Note that the shelf life of the oily seeds is limited unless kept in an airtight container in the fridge or freezer.  Ground flaxseeds or flax meal should be kept in the freezer; at room temperature and exposed to air, use the ground seeds within one week. Smell the flax – if it has a strong odor such as fishy smell, it may be rancid.  A taste test should reveal a mild nutty flavor – if bitter or sour that also may be a signal that it is rancid.

For these reasons, chia seeds, rich in antioxidants and omega-3 PUFAs may be preferable to some.

References

[1] Oomah, B. D., Kenaschuk, E. O., & Mazza, G. (1995). Phenolic Acids in Flaxseed. J. Agric. Food Chem. Journal of Agricultural and Food Chemistry, 43(8), 2016-2019. doi:10.1021/jf00056a011.

[2] Bidlack, W. W. (1999). Functional Foods: Biochemical and Processing Aspects, G. Mazza, ed. Lancaster, PA: Technomic Publishing Co., Inc., 437 pp, 1998. Journal of the American College of Nutrition, 18(6), 640-641. doi:10.1080/07315724.1999.10718899.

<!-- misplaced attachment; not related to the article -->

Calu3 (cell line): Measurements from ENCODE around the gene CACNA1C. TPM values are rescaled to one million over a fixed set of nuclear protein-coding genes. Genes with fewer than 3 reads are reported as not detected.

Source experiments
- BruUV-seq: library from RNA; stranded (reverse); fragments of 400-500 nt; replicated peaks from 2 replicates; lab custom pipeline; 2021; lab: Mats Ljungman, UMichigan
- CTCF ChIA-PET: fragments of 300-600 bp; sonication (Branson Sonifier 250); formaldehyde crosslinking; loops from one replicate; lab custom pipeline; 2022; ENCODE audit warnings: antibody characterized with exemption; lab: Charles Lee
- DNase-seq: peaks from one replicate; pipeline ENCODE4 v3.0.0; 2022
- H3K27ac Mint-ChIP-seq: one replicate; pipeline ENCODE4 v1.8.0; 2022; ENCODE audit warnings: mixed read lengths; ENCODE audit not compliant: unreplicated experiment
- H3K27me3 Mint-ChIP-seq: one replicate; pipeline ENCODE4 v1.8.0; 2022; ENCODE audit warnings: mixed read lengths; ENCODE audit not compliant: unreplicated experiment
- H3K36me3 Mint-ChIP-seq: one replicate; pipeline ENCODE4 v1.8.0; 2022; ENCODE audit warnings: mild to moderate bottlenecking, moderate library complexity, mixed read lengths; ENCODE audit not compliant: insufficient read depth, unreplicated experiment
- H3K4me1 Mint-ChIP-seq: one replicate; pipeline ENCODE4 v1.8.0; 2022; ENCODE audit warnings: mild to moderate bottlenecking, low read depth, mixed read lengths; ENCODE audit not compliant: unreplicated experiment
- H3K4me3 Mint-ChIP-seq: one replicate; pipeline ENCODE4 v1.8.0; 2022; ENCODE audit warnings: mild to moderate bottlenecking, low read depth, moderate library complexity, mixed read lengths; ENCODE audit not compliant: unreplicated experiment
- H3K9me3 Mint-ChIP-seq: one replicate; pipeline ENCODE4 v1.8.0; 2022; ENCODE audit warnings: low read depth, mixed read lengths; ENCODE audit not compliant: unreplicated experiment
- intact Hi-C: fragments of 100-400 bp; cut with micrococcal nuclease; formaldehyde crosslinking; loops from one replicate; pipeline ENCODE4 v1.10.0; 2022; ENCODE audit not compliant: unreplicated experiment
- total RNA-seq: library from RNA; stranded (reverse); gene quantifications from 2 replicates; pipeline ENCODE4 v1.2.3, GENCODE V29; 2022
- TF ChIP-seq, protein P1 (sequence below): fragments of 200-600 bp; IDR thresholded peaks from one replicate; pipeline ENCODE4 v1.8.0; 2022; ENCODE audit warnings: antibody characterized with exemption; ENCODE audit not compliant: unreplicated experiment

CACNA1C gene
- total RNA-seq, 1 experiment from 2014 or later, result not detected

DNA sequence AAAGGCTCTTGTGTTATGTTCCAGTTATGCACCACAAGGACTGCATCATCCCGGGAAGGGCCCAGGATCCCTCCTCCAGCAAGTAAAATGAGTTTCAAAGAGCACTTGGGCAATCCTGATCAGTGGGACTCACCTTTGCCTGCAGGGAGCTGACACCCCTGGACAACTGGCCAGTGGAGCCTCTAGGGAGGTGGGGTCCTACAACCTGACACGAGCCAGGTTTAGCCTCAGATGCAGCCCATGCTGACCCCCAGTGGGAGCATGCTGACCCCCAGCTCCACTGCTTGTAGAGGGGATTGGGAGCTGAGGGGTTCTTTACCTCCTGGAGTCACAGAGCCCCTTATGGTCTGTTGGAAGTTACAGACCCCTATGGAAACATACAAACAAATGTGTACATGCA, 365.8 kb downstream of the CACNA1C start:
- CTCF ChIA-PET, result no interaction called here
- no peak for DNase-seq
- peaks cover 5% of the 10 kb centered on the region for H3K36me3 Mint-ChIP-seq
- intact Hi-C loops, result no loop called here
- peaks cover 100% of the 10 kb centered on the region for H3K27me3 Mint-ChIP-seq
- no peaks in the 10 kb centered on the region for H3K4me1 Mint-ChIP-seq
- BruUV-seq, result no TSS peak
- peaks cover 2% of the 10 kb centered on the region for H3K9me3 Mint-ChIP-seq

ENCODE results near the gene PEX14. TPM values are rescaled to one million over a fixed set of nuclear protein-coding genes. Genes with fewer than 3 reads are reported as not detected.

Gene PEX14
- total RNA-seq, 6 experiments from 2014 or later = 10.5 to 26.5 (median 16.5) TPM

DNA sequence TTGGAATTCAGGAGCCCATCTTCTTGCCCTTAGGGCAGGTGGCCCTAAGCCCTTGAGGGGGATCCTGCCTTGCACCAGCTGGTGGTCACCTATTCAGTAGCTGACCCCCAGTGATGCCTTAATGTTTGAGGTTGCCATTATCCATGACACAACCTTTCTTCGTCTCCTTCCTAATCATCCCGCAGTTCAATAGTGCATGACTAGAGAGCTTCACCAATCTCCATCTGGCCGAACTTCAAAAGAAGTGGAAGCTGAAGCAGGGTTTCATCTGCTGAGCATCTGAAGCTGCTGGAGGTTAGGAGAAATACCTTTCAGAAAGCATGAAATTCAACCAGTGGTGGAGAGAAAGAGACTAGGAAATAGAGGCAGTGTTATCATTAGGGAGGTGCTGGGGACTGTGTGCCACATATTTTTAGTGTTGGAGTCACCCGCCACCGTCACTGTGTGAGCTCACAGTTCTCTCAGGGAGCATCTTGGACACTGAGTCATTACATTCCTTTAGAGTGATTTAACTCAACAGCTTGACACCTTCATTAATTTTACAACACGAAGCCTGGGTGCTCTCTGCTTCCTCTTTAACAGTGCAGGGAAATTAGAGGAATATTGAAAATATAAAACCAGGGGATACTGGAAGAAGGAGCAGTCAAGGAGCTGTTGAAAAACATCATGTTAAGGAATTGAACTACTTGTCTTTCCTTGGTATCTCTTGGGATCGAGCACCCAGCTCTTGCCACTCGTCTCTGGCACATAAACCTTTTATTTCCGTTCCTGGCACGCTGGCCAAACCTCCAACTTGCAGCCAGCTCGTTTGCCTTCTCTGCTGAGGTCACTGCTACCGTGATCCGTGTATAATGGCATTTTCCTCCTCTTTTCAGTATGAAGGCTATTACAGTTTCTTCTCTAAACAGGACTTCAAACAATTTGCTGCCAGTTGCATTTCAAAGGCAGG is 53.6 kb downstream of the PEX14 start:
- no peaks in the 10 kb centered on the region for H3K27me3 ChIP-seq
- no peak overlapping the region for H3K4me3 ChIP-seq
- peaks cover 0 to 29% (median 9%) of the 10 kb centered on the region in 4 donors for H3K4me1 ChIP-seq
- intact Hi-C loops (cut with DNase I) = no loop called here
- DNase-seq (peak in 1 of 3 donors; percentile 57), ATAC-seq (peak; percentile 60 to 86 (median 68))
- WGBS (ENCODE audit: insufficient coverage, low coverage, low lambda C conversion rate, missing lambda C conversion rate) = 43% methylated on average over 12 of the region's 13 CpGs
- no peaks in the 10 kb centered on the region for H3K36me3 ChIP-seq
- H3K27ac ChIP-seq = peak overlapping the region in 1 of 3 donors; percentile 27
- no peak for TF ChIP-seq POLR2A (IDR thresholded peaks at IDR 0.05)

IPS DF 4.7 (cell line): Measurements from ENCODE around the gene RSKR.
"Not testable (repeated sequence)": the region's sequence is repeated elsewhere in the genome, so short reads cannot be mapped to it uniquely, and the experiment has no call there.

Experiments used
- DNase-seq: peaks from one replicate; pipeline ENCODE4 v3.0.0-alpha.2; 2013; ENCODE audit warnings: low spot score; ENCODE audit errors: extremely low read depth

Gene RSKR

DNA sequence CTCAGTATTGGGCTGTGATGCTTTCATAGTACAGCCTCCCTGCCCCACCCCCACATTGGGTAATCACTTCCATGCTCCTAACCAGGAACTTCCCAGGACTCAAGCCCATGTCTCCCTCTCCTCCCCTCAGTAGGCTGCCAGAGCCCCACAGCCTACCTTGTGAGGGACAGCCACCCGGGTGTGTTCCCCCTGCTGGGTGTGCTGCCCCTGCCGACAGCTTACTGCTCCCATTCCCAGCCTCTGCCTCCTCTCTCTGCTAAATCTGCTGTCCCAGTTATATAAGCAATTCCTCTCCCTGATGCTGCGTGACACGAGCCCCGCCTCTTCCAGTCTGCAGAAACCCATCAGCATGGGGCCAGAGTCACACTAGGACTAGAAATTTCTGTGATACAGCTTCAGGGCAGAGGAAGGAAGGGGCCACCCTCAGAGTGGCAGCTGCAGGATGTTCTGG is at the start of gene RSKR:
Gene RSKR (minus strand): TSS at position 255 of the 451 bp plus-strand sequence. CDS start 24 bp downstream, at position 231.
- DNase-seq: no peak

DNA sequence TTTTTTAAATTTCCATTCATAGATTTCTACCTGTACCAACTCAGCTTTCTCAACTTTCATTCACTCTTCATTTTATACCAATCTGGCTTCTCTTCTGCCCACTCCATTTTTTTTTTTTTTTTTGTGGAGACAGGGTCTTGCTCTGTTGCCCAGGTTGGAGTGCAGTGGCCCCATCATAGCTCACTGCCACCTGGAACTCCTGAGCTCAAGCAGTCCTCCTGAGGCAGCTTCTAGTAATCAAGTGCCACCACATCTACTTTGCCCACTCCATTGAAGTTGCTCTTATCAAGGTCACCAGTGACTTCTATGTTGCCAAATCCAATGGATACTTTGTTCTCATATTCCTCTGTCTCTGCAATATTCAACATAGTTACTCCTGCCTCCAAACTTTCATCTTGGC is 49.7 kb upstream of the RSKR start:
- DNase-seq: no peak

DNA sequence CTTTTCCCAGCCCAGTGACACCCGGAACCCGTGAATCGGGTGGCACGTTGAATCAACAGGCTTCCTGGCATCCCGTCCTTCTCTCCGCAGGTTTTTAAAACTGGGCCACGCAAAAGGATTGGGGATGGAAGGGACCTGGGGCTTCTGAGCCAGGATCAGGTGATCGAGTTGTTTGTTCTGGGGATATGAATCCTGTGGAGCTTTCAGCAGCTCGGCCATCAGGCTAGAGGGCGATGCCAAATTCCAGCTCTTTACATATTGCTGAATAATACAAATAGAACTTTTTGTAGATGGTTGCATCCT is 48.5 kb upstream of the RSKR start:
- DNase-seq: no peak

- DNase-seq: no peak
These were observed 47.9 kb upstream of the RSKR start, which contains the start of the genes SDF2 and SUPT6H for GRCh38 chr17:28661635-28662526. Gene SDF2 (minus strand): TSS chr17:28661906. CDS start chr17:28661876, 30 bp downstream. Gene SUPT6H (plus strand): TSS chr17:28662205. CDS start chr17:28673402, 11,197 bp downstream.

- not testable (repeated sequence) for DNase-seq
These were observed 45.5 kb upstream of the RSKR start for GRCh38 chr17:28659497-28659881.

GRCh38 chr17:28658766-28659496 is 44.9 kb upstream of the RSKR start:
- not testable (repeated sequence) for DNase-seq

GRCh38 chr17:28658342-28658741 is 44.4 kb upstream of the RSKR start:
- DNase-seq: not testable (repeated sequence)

[3] Naveen, S., Siddalingaswamy, M., Singsit, D., & Khanum, F. (2013). Anti-depressive effect of polyphenols and omega-3 fatty acid from pomegranate peel and flax seed in mice exposed to chronic mild stress. Psychiatry Clin Neurosci Psychiatry and Clinical Neurosciences, 67(7), 501-508. doi:10.1111/pcn.12100.

[4] Wang, Y., Xu, Z., Yang, D., Yao, H., Ku, B., Ma, X., . . . Cai, S. (2012). The antidepressant effect of secoisolariciresinol, a lignan-type phytoestrogen constituent of flaxseed, on ovariectomized mice. Journal of Natural Medicines,67(1), 222-227. doi:10.1007/s11418-012-0655-x.